Livestream at this wknc.org page

Watch Twitter on Saturday for #Chemophobia

This week, the Research Triangle area is hosting ScienceOnline2013, an international science communications unconference that draws Pulitzer Prize-winning science writers, big media, graduate students, new media, science teachers, old media – pretty much anyone who’s involved in communicating science to diverse audiences via digital media.

The gathering began as the North Carolina Science Blogging Conference in 2007 (and probably before that) and has grown to be a highly-competitive ticket for 450 attendees. So popular are the conversations there that “watch parties” are being held in cities worldwide – London, Paris, Adelaide, Denver, Dublin, Belgrade, and others.

But the conversation can also be easily accessed via Twitter by following the hashtag #scio13.

I’d love to draw the C&EN and CENtral Science crowd to a superb session that will be held Saturday, 2 February, with our own Dr. Carmen Drahl and chemistry professor/former ACS intern Dr. Rubidium on chemophobia: the public aversion to anything that carries the label of “chemical.”

Here’s the description from the unconference wiki for tomorrow’s 10:30 am EST session:

Description: In today’s advertising and pop culture, words like “chemical”, “synthetic” and “artificial” are synonyms for harmful, toxic and carcinogenic, while words like “natural” and “organic” imply a product is wholesome and good for the environment. This widespread misconception colors public perceptions of chemistry and its role in the modern world. Chemophobia may not be as direct a threat to our future as, say, climate change denialism or the Israeli-Palestinian crisis, but it clouds public understanding of real and very important issues we face (e.g., how to boost agricultural productivity) and plays into the hands of quacks and cranks. How can bloggers and the media effectively combat chemophobia? How much chemistry does the public need to know to be well-informed and make good decisions, and what’s the most effective avenue for disseminating that kind of information? Proposed session hashtag: #chemophobia

Over the past year, several folks in the blogosphere and chemistry education realm have been providing folks like Carmen, DrR, and author Deborah Blum with examples of chemicals being portrayed as “bad.”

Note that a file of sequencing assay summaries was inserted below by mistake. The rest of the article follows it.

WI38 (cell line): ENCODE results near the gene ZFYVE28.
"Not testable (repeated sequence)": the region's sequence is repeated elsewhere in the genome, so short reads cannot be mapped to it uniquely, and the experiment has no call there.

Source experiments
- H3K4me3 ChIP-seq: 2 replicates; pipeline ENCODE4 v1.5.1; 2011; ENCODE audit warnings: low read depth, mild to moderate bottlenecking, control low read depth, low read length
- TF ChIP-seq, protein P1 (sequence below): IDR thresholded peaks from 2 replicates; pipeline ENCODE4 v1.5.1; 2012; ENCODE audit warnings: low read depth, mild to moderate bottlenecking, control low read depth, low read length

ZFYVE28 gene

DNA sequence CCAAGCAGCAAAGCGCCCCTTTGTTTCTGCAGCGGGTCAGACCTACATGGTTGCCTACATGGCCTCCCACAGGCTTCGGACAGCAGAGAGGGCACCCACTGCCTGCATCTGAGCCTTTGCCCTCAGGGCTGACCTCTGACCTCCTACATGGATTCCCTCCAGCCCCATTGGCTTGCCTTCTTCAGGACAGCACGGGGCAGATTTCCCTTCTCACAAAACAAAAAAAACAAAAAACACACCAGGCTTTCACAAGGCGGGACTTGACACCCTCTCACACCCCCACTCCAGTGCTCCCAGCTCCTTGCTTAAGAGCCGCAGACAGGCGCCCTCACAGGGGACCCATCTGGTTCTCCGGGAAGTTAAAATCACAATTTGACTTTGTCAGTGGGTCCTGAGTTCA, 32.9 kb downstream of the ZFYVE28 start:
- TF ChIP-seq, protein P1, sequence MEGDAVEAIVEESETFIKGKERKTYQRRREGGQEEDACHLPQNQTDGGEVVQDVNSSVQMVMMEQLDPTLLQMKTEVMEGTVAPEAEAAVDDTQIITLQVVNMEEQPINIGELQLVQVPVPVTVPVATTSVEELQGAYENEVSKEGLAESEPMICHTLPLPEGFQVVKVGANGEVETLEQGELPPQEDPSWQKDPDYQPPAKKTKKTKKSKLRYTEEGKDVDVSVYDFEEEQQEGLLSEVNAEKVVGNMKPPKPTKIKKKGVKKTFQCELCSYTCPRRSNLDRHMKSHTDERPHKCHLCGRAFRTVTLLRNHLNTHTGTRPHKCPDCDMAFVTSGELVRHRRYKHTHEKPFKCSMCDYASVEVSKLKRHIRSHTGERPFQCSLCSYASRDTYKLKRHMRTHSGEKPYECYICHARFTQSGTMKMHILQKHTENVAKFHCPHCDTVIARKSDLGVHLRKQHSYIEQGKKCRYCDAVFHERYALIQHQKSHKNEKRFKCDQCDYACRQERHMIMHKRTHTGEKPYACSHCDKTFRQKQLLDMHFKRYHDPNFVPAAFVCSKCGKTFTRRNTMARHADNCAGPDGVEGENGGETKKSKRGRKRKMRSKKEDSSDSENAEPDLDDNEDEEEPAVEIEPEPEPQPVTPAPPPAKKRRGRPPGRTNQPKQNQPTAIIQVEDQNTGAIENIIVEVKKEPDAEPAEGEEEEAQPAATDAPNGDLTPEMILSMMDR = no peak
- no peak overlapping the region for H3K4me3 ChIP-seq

Yet, each of us are a glorious bag of chemicals (thankfully).

Where does the negative perception arise and how can we in chemistry-related fields better communicate with the public?

Carmen and DrRubidium have asked us to follow the #chemophobia hashtag on Saturday 10:30-11:30 am EST.

Here’s a world clock so you can plan when to follow the discussion on Twitter.

 

The Nobel’s great, but take a look at this!

Bob Lefkowitz proudly displays his Nobel Prize medal (and diploma on the desk) at his Duke University Medical Center office, 20 December 2012. Photo: David Kroll

 

As I alluded to earlier on this index page, I was fortunate to score the cover story the January 9th issue of the Research Triangle’s alternative weekly paper, INDY Week. Therein, I told the story of Robert J. Lefkowitz, MD, the biochemist and cardiologist who shared the Nobel Prize in Chemistry 2012 with his former cardiology fellow, Brian K. Kobilka, MD, of Stanford University.

In this first edition of pixels that didn’t make it to the final article, I want to follow on the moments after I took this photo after interviewing Bob for the article. He was kind enough to bring in his original Nobel medal and diploma for me to see and photograph (he’s currently having a replica made of the medal so that he doesn’t have to carry around the real one.).

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Lefkowitz IndyWeek Outtakes

The 9 January 2013 edition of the Research Triangle area’s alternative weekly newspaper, INDY Week. Photo: D.L. Anderson/INDY Week. Click on the photo to go the online article.